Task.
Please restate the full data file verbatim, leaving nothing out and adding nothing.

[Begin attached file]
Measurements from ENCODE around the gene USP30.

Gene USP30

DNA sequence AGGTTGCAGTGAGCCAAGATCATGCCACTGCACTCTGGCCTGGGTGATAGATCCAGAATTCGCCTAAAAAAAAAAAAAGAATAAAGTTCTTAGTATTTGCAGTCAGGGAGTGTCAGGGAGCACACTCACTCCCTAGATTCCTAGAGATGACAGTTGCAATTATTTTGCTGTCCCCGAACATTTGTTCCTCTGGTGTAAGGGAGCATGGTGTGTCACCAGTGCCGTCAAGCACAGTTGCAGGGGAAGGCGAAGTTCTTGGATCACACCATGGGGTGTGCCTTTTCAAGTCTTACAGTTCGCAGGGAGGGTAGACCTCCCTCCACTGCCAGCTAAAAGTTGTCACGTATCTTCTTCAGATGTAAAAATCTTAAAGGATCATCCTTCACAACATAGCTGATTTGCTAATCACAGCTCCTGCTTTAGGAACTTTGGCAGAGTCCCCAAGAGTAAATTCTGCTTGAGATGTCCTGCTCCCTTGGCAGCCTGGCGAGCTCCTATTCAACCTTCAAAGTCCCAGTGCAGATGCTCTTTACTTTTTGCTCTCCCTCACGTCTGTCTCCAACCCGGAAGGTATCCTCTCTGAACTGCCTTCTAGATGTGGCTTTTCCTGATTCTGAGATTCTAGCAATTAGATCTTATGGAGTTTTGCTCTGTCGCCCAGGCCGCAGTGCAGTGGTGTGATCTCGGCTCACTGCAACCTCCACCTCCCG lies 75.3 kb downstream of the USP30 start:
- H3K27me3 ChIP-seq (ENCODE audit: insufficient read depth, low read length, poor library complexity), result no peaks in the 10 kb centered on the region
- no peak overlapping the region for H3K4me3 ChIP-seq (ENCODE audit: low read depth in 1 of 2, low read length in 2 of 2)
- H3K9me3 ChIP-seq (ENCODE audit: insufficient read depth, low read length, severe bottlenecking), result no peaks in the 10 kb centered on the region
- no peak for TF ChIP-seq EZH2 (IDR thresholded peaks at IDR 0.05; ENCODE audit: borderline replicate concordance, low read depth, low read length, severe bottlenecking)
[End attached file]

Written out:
Measurements from ENCODE around the gene USP30.

Gene USP30

DNA sequence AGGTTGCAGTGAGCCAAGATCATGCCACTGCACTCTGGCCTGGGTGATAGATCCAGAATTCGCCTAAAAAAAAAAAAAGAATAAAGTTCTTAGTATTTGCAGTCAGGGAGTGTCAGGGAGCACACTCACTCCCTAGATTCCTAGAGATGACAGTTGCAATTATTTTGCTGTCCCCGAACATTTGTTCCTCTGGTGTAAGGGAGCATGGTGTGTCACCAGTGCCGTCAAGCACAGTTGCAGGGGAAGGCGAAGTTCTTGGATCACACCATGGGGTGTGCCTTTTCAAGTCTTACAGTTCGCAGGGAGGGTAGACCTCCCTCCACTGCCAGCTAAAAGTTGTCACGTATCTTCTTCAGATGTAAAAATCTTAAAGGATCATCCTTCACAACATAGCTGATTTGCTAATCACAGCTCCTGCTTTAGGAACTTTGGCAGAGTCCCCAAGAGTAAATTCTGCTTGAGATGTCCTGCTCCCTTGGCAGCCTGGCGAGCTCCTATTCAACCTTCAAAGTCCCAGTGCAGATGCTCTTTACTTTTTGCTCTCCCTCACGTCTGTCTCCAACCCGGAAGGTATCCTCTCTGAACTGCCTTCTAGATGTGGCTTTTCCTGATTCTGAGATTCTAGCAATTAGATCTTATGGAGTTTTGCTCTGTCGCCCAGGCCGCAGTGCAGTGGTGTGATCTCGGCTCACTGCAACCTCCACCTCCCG lies 75.3 kb downstream of the USP30 start:
- H3K27me3 ChIP-seq (ENCODE audit: insufficient read depth, low read length, poor library complexity), result no peaks in the 10 kb centered on the region
- no peak overlapping the region for H3K4me3 ChIP-seq (ENCODE audit: low read depth in 1 of 2, low read length in 2 of 2)
- H3K9me3 ChIP-seq (ENCODE audit: insufficient read depth, low read length, severe bottlenecking), result no peaks in the 10 kb centered on the region
- no peak for TF ChIP-seq EZH2 (IDR thresholded peaks at IDR 0.05; ENCODE audit: borderline replicate concordance, low read depth, low read length, severe bottlenecking)